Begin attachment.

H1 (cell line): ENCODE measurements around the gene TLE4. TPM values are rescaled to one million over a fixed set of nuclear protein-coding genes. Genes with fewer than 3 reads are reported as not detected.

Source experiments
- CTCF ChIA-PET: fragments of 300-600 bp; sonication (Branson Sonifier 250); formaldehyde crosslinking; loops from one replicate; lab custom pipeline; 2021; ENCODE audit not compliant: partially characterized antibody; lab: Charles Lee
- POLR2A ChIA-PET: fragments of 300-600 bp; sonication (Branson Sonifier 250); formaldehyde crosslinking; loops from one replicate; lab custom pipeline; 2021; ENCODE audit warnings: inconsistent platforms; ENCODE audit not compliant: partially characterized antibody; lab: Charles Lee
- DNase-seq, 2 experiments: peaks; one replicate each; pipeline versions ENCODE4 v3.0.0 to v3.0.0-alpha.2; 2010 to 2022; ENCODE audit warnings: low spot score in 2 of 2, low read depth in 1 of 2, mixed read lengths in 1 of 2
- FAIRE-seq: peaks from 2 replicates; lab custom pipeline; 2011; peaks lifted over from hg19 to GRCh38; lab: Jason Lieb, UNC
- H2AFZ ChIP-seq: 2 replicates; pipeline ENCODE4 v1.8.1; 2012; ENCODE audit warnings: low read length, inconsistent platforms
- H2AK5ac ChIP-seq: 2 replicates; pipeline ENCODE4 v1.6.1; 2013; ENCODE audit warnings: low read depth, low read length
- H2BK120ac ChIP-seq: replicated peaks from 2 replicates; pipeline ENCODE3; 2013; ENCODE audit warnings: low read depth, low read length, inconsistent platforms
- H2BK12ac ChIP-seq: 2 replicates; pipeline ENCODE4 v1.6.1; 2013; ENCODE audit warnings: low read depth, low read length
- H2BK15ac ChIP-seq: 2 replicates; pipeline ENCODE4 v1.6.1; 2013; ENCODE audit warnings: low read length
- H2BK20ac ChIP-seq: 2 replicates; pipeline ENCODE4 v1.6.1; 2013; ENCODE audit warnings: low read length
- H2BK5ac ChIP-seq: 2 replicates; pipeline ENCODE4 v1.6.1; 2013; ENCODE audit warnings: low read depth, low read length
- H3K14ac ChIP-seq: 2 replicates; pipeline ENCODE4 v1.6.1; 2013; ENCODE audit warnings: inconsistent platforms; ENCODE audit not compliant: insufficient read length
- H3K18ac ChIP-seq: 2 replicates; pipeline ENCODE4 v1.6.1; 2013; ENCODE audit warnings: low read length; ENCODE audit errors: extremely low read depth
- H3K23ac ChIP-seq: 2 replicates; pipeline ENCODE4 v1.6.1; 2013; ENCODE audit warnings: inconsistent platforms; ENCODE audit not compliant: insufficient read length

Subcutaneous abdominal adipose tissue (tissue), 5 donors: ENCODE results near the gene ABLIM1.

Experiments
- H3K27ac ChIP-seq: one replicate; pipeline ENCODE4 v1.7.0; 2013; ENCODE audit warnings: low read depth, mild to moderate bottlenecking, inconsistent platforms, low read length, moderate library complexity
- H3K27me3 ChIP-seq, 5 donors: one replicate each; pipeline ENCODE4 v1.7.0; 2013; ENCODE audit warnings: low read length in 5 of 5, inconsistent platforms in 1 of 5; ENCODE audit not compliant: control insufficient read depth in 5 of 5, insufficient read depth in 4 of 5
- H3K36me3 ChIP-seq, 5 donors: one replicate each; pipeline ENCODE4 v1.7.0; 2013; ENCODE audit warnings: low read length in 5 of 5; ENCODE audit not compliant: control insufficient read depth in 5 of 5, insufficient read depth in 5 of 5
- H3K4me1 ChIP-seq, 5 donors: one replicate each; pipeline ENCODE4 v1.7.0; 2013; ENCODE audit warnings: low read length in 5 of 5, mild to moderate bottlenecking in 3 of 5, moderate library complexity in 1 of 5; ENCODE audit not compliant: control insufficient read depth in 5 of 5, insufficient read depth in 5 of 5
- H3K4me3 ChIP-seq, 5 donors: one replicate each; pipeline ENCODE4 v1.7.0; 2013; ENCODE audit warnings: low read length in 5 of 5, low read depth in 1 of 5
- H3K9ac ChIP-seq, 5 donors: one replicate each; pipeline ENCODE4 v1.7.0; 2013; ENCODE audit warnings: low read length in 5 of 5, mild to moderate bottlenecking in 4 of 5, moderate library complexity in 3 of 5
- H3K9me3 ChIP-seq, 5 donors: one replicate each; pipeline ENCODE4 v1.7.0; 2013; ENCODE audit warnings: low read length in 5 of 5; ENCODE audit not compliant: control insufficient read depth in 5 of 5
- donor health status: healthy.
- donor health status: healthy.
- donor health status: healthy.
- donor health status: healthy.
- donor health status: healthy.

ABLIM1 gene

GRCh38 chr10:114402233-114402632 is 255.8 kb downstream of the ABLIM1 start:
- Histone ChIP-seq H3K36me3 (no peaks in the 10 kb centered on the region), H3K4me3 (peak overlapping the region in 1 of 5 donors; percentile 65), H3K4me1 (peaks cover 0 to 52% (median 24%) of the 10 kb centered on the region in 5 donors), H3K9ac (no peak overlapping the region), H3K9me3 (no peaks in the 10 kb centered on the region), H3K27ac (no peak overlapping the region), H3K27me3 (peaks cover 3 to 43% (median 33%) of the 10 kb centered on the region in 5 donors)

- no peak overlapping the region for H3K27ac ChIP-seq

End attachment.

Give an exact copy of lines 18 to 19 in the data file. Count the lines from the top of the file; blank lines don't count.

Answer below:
Experiments
- H3K27ac ChIP-seq: one replicate; pipeline ENCODE4 v1.7.0; 2013; ENCODE audit warnings: low read depth, mild to moderate bottlenecking, inconsistent platforms, low read length, moderate library complexity